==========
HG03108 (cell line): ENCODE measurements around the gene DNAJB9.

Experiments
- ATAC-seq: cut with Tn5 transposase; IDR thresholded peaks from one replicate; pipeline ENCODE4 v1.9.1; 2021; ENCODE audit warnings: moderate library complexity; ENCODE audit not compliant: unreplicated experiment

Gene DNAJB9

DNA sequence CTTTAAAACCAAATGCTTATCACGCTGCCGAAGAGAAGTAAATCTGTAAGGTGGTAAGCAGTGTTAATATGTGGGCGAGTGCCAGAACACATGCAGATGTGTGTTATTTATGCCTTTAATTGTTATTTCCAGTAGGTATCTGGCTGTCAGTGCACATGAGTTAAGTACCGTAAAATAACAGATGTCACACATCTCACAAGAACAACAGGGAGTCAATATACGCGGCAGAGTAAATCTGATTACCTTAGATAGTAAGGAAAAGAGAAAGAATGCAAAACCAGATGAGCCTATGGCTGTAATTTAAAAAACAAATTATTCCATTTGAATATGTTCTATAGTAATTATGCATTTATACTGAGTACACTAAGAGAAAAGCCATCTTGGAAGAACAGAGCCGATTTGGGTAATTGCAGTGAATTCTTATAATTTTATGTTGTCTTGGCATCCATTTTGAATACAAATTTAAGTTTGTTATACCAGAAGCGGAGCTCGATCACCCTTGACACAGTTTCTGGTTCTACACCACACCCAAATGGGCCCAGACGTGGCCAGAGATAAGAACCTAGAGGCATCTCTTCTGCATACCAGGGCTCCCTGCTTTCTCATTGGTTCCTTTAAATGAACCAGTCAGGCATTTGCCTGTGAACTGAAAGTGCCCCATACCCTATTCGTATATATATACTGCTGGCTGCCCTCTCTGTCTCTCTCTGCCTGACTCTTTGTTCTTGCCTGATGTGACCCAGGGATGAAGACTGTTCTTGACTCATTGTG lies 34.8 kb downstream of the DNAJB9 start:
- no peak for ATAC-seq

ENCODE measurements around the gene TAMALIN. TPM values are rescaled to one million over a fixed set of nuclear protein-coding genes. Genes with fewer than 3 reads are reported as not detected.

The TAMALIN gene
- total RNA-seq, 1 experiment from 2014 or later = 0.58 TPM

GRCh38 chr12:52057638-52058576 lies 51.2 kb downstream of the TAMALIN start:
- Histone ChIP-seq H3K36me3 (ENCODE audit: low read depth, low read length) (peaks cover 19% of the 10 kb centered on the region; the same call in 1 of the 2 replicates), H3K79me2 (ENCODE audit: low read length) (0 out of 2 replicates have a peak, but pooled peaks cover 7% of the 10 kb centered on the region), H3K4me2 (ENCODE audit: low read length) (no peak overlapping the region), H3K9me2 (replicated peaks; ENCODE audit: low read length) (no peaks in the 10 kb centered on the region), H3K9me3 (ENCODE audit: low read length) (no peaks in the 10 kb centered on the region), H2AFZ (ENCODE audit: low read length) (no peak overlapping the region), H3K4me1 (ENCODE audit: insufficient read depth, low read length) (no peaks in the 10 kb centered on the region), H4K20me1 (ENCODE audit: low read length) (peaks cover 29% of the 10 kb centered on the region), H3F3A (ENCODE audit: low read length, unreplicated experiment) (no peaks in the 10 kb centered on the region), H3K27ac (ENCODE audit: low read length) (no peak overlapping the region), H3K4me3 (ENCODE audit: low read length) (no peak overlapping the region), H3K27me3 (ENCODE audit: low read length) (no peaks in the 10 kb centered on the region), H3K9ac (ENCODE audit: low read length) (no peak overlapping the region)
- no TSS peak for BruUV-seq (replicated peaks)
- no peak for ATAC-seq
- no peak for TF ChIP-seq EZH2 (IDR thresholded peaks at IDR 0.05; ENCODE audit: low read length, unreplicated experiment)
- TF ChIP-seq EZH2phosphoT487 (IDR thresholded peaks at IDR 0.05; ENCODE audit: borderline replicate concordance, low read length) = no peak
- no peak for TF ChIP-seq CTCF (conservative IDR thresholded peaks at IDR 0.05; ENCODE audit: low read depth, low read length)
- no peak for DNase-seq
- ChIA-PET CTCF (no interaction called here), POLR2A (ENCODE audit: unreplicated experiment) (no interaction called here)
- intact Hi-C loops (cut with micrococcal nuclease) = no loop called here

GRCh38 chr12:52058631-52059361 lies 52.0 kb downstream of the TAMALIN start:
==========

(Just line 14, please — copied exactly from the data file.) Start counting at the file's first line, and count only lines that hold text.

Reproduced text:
- no peak for TF ChIP-seq EZH2 (IDR thresholded peaks at IDR 0.05; ENCODE audit: low read length, unreplicated experiment)